Willamette Valley Oak and Prairie Cooperative

 

 

 

 

 

 

 

The Willamette Valley Oak and Prairie Cooperative (WVOPC) is an emerging partnership with a long-term vision to conserve and maintain prairie and oak habitats within the Willamette Valley ecoregion through a regionally-focused, collaborative, and sustainable program. Focused investment in conservation and coordination of efforts will benefit the biodiversity within oak and prairie ecosystems, including numerous species of conservation concern such as western meadowlark, Oregon’s state bird, and will also sustain momentum for recovery of rare species such as Fender’s blue butterfly and Kincaid’s lupine.

WVOPC Working Group Tour
WVOPC Willamette Valley Oak and Prairie Cooperative

Why Oak and Prairie Habitat is Important to Us

Oak and prairie habitats in the Willamette Valley Ecoregion are some of the most iconic, culturally important, and imperiled in Oregon. Early settlers to the Valley described wide expanses of prairie interspersed with scattered oaks, maintained in an open condition by fires set by Native Americans. Over many centuries, those oak and prairie ecosystems thrived, and native people and over 200 species of wildlife came to depend on these habitats. The last 170 years have brought dramatic change to the Valley. Settlement resulted in conversion of many native ecosystems to urban and agricultural land use and regular burning was halted, allowing woody vegetation to move into prairies and savannas.

Today, it is estimated that oak habitat in the Valley is found on less than seven percent of its pre-settlement area while prairie is found on less than one percent. Much of what remains is fragmented, isolated, and heavily impacted by fast-growing conifers and invasive species. Despite 170 years of loss and fragmentation, significant and timely habitat conservation opportunities are still before us. These opportunities, if acted upon, will have essential and lasting benefits both to Oregon’s natural and human communities. Without swift action, however, the window will close, and additional species added to the endangered species list, complicating conservation and creating new barriers to economic development.

 

WVOPC Willamette Valley Oak and Prairie Cooperative Mulkey Forests Oak Restoration

Mulkey Forests Oak Restoration, Willamette Valley / Nicole Maness

WVOPC Planning Area Map

The Planning Area

The planning area for this effort includes all lands within the Willamette Valley Ecoregion, minus the Portland metropolitan area, which is currently being addressed in a parallel planning effort. In total, our planning area encompasses approximately 2.4 million acres, almost all of which is in private ownership. It is estimated that only 113,000 acres of this land area (less than 5%) is currently managed by public or non-profit organizations for habitat conservation purposes or is otherwise in a permanent conservation status (protected by conservation easements on private lands).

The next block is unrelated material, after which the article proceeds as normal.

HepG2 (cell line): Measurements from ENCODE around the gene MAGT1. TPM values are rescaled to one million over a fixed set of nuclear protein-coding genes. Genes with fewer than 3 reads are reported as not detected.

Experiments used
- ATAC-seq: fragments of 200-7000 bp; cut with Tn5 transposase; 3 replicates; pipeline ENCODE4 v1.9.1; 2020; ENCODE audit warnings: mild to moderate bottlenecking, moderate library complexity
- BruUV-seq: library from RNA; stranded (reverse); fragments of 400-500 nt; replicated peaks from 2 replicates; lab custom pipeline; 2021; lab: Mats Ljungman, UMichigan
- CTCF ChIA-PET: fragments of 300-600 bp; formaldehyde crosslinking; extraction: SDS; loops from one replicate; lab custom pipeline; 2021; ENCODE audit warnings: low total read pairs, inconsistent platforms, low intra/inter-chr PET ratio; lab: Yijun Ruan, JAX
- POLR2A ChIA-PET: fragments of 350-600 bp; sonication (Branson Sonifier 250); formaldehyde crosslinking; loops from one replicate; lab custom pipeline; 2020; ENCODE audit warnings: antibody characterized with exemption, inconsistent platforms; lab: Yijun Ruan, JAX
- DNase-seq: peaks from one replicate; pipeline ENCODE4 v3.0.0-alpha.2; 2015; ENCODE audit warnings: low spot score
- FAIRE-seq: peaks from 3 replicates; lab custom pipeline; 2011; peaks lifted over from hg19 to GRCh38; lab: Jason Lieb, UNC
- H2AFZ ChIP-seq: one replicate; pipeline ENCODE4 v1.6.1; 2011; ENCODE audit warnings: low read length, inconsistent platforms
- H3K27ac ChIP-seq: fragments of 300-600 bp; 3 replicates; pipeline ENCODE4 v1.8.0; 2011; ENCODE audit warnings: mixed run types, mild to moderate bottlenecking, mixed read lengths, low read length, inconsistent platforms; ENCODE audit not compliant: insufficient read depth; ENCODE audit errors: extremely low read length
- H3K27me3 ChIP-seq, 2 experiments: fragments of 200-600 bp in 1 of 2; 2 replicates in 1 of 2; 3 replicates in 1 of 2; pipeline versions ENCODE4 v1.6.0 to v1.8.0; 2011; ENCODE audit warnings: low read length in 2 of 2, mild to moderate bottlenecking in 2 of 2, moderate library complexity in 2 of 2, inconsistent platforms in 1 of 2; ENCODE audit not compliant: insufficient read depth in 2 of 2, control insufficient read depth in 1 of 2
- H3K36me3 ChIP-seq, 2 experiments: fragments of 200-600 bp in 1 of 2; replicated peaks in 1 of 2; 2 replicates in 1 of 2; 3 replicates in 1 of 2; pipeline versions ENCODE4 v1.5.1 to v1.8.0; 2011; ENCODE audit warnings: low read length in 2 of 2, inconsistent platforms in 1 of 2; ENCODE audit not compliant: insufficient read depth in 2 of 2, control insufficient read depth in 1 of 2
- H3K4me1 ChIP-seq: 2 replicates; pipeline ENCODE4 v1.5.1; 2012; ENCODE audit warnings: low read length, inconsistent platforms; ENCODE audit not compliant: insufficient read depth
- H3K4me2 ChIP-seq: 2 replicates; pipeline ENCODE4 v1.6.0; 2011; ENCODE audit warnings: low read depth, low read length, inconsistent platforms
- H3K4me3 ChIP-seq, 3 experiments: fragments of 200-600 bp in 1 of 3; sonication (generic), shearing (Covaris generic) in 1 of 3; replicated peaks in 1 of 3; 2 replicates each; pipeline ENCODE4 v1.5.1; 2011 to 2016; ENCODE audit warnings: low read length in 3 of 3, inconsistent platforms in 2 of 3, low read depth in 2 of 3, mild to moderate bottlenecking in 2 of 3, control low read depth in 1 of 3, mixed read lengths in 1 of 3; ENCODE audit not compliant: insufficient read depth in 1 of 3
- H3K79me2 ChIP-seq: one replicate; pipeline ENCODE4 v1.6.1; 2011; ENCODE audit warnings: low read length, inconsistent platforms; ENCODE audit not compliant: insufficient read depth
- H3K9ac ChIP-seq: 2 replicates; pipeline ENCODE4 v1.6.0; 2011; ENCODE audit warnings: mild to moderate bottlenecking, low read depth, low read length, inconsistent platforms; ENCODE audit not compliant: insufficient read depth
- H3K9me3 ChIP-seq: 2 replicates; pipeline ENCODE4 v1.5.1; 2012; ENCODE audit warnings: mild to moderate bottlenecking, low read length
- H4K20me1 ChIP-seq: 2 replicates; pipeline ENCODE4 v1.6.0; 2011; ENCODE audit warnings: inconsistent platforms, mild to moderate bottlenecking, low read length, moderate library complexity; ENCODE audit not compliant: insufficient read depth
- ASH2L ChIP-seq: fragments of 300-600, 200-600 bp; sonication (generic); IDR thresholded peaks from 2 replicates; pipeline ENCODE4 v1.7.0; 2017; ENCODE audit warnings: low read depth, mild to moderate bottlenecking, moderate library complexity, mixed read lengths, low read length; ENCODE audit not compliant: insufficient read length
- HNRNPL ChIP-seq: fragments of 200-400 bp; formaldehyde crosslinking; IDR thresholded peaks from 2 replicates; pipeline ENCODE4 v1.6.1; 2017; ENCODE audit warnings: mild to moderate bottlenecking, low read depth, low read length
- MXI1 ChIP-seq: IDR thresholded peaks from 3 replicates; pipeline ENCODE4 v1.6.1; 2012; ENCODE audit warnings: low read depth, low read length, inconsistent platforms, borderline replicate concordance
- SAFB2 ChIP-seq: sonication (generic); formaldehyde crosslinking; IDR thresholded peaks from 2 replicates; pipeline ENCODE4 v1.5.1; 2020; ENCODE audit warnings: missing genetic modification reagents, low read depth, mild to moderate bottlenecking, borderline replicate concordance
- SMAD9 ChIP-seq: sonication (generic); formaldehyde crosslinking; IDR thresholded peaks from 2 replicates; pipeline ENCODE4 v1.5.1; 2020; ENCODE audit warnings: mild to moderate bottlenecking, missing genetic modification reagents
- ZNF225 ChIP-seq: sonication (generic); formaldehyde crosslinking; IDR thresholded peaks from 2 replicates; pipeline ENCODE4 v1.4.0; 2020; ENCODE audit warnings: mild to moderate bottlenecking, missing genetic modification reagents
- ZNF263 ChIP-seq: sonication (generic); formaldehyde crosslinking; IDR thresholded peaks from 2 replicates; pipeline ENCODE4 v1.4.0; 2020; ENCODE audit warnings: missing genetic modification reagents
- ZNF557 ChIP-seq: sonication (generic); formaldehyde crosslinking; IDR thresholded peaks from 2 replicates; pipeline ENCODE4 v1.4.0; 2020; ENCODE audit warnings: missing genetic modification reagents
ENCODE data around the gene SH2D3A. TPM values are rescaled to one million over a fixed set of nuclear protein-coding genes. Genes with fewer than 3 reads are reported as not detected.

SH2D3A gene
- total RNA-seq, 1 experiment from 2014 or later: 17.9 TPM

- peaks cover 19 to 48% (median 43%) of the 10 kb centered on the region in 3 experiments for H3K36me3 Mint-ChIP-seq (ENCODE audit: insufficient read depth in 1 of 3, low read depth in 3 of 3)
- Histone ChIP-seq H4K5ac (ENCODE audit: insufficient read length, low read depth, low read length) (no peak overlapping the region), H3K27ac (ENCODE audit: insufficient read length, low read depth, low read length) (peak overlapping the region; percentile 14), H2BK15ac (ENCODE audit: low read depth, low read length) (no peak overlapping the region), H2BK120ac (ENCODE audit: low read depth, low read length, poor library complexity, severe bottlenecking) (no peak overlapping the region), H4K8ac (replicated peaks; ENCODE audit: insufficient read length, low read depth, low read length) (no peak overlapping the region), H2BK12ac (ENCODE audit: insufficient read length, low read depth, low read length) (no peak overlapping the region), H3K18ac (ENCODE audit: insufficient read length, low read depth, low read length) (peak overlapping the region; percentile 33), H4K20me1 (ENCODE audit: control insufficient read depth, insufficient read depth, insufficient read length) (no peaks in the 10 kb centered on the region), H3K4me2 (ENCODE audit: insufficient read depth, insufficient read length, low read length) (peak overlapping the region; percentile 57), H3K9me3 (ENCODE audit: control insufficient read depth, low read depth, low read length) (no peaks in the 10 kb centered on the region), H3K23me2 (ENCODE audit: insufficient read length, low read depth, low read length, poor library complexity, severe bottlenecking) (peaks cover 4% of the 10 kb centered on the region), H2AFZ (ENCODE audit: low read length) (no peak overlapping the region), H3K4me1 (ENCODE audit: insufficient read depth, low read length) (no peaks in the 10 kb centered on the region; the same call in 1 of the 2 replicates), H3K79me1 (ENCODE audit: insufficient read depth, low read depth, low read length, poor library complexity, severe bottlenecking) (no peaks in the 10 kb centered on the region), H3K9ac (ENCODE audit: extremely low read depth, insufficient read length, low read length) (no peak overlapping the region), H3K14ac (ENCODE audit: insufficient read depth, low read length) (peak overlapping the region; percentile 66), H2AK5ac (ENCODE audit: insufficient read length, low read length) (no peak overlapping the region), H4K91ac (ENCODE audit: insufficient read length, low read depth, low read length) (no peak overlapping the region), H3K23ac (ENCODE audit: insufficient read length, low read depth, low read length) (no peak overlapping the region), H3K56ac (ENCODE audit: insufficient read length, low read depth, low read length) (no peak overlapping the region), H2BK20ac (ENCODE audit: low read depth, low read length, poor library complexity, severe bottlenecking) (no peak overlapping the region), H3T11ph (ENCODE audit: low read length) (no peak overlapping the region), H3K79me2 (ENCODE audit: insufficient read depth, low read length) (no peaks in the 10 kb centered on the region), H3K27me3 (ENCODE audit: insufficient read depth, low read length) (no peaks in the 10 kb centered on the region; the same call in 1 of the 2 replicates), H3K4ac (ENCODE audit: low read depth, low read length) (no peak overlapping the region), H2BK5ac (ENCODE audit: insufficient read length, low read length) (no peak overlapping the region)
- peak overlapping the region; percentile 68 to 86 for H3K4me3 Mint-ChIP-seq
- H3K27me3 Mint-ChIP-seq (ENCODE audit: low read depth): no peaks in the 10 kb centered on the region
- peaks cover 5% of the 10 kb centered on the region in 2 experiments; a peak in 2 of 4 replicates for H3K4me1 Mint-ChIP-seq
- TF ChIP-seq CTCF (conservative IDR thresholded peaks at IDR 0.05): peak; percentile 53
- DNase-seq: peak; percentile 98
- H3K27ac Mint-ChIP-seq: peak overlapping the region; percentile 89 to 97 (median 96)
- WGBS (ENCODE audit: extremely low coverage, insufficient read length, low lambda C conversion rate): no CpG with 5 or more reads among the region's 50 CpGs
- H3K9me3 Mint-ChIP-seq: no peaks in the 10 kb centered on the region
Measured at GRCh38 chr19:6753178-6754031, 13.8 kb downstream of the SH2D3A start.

Click to expand the planning area map

 

Strategic Action Planning Process

The WVOPC is overseeing the development of a Strategic Action Plan with a target completion date of September 2019. The project is funded by the Oregon Watershed Enhancement Board (Focused Investment Partnership Program), Greenbelt Land Trust, Willamette Partnership, City of Eugene, Institute for Applied Ecology, and Pacific Birds Habitat Joint Venture. The overarching ecological outcomes of the Plan will be to protect, restore, and maintain a functional, resilient network of oak and prairie habitats in the Valley through a regional strategy coordinated by a partnership of nonprofits, tribes, landowners, and federal, state, and local natural resource agencies.

Development of the Plan will be the catalyst for partners to coordinate their work under a unified and focused strategy for oak and prairie conservation. The Plan will guide long-term actions that will result in the conservation and restoration of a connected network of oak-prairie habitats capable of supporting native plants and wildlife while being resilient in the face of climate change, land use changes, and invasive species.

For More Information

For More Information on the WVOPC or the ongoing Strategic Action Plan process, please contact:

 

Banner Photo of Howard Buford Recreation Area / Ed Alverson